Another example of bipolar real estate markets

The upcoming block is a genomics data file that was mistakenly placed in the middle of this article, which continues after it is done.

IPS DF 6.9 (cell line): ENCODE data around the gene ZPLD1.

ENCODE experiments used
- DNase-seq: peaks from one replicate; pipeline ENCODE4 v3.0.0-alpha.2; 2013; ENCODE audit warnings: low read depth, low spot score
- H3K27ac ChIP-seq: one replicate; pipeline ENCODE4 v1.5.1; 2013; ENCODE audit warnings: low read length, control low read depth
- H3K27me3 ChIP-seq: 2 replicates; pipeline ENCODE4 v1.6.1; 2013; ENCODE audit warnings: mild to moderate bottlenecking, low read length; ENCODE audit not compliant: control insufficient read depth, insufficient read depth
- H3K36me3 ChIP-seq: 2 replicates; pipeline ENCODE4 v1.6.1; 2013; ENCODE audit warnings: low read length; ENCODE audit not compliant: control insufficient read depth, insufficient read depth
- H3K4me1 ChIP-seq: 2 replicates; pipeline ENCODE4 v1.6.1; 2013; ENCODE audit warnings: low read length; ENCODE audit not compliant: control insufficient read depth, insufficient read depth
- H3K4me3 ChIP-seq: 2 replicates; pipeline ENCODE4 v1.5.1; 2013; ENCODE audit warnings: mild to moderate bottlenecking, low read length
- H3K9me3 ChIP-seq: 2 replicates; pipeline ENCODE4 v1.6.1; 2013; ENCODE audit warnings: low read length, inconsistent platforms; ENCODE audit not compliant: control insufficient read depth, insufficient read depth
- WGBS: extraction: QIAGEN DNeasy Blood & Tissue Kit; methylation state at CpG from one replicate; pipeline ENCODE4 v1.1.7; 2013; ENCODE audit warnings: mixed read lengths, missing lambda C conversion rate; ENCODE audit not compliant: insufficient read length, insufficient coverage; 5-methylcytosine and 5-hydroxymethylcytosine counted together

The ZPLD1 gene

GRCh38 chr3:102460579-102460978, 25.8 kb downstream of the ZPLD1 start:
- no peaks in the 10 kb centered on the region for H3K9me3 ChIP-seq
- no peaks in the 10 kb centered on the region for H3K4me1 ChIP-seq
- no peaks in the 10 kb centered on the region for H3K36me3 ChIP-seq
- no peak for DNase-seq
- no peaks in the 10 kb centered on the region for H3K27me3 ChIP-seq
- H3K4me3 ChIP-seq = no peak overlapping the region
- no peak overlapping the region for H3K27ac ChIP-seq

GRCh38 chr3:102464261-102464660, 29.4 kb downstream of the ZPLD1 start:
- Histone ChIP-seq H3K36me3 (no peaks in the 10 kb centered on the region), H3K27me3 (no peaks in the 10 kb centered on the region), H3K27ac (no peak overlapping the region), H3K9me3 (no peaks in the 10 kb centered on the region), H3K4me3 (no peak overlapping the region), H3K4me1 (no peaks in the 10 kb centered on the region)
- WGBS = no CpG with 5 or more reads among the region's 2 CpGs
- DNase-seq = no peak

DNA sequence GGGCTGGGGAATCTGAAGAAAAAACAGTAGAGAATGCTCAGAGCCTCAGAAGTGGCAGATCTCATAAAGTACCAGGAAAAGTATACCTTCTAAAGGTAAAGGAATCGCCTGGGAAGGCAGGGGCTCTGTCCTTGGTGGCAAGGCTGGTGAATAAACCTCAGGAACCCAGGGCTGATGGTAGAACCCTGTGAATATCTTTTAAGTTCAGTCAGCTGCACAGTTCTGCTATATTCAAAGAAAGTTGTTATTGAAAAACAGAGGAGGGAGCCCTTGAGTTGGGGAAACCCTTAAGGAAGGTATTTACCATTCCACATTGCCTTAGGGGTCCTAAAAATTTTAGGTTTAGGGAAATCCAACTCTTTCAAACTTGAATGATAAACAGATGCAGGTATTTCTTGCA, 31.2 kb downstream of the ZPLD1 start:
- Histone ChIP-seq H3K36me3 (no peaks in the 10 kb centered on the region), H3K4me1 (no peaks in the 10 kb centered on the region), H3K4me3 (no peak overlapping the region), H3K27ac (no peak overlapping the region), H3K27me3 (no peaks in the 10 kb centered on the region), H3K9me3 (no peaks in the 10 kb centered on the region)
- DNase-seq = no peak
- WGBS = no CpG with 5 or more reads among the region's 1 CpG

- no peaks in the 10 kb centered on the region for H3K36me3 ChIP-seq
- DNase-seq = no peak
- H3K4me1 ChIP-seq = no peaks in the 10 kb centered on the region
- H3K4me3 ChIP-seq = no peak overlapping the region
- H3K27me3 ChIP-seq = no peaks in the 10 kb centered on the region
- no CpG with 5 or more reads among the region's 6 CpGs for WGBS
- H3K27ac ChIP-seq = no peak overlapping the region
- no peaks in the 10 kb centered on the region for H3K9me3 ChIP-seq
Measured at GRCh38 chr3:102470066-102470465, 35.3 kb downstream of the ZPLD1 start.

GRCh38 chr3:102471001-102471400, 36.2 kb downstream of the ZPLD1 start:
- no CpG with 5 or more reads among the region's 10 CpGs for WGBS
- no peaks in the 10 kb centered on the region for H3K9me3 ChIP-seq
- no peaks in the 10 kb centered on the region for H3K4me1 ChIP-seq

see "D.C. Area Housing Market Cools Off" (Washington Post, 7/25/05) http://www.washingtonpost.com/wp-dyn/content/article/2005/07/24/AR2005072401133.html and "Existing Home Sales Set Record in June" (AP via Yahoo, 7/25/05) http://biz.yahoo.com/ap/050725/economy.html?.v=13 On Monday, the National Association of Realtors announced that existing home sales set records for quantity and median price in June, with the median price jumping 14.7% to $219,000 from a year ago, the biggest year over year increase since 1980. The Association notes that mortgage rates have risen for three straight weeks, "a development they expect will start to dampen both demand and prices." On the other hand, David Lereah, the NAR's chief economist, says "Just when you think sales activity is ready to settle into a more sustainable pace, the housing market continues to surprise." As I've mentioned, trying to time the end of the bull market in real estate is like catching the proverbial falling knife, especially since unlike the stock market it can be and is very different from city to city, and even from one area of a city to another. At the same time, the Washington Post is reporting that the DC area housing market has cooled off substantially with the number of houses sold falling dramatically in Northern Virginia and DC, especially at the high end. Prices are more stable than falling, but houses are taking longer to sell. To me this sounds like the end of the local bull market, just as I posted a piece about the other day regarding Denver real estate. I continue to think the dominoes are falling one at a time and that real estate will not be a good investment for at least five years, maybe ten.
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